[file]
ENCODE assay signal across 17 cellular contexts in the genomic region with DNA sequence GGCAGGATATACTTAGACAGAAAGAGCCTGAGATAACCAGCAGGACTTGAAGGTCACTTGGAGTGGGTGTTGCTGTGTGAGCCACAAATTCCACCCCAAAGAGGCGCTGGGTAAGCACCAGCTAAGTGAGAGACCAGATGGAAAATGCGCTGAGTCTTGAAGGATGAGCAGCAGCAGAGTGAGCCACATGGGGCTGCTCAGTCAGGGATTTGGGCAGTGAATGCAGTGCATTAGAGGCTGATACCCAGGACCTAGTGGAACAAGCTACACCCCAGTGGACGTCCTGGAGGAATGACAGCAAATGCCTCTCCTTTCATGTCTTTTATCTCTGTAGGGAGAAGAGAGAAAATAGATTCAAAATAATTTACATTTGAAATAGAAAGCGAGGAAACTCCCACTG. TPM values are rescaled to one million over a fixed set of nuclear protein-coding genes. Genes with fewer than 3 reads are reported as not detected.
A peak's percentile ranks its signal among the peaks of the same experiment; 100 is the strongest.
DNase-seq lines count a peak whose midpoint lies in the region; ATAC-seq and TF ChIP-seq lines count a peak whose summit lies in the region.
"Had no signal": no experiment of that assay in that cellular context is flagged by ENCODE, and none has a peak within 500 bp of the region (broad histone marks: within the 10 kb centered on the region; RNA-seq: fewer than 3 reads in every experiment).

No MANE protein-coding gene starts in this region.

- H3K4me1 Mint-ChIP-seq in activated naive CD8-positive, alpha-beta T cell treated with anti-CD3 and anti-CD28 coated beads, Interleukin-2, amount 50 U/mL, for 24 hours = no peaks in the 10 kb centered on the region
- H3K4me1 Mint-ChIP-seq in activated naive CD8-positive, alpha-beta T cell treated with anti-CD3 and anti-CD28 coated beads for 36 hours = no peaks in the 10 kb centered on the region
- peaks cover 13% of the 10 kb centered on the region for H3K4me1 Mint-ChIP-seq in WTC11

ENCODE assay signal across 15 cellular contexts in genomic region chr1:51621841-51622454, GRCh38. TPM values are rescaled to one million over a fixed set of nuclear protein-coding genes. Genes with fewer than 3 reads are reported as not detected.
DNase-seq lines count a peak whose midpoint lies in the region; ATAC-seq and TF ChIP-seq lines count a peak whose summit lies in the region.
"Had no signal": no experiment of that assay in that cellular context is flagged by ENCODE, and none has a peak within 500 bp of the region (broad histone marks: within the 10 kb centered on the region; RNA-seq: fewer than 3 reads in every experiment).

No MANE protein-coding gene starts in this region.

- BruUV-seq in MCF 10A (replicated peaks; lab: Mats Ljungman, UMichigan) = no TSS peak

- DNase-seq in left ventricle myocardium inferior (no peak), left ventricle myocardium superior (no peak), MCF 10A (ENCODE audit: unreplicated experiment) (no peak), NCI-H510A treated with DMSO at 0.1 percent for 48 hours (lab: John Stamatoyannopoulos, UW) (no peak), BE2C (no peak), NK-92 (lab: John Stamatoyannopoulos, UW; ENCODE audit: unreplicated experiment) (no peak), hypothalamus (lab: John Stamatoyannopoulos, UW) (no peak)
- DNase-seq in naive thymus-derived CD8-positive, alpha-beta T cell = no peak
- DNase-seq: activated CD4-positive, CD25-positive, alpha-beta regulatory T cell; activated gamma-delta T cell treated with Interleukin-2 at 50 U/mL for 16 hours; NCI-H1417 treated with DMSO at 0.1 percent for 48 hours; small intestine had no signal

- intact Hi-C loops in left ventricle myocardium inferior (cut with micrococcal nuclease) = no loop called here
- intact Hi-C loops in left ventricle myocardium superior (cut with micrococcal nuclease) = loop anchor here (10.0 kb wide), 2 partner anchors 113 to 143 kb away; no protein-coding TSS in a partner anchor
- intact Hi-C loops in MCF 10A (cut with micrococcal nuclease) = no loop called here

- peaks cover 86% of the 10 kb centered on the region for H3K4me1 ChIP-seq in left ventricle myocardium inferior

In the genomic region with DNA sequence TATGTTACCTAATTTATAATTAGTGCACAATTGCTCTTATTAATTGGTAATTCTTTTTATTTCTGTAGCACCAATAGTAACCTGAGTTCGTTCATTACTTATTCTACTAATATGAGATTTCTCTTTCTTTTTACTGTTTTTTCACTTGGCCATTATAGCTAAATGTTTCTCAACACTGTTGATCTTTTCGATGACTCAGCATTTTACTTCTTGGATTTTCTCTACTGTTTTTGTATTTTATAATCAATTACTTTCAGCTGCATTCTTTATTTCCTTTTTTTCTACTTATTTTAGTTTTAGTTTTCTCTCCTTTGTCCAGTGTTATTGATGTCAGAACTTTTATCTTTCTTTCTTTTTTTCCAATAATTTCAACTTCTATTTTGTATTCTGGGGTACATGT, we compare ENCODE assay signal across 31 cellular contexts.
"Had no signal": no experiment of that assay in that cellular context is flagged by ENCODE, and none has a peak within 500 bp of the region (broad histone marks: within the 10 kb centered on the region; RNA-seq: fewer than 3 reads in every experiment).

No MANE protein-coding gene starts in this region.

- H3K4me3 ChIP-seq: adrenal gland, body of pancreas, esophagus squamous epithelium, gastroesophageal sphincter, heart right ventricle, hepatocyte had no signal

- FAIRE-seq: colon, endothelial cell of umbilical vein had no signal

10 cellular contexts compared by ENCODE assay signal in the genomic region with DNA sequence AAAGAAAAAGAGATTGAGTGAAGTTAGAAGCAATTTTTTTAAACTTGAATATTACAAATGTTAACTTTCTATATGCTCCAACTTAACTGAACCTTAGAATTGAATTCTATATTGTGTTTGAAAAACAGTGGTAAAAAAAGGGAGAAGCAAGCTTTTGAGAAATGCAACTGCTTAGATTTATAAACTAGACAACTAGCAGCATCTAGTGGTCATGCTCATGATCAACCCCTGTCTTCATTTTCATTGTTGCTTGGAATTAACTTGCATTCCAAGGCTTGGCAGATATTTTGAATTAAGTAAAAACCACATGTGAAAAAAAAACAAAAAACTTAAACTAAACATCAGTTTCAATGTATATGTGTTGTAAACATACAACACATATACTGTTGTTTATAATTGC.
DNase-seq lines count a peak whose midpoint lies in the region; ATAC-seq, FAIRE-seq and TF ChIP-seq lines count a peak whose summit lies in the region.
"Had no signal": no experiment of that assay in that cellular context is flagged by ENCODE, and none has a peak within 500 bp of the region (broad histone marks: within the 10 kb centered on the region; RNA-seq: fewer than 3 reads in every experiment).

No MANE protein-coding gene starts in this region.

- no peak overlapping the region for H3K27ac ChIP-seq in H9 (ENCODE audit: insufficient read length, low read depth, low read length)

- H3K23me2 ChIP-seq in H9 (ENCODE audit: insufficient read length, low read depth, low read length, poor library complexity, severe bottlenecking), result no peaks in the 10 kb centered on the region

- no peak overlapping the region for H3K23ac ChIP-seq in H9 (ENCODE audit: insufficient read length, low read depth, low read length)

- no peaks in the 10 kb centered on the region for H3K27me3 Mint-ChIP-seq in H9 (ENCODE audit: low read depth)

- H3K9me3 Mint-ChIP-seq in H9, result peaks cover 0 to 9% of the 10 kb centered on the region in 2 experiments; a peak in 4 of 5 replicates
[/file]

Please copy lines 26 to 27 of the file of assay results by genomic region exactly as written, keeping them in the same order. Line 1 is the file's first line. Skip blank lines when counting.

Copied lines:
10 cellular contexts compared by ENCODE assay signal in the genomic region with DNA sequence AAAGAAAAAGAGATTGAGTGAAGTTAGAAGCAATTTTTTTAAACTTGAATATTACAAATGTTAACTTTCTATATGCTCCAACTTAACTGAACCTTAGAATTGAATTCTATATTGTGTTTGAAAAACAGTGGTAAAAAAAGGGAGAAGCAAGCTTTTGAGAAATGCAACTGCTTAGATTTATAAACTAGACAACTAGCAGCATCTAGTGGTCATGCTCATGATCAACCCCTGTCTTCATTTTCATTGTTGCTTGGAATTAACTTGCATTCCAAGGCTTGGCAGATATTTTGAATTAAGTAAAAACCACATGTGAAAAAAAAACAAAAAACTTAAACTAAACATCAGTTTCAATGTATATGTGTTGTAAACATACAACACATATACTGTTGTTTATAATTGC.
DNase-seq lines count a peak whose midpoint lies in the region; ATAC-seq, FAIRE-seq and TF ChIP-seq lines count a peak whose summit lies in the region.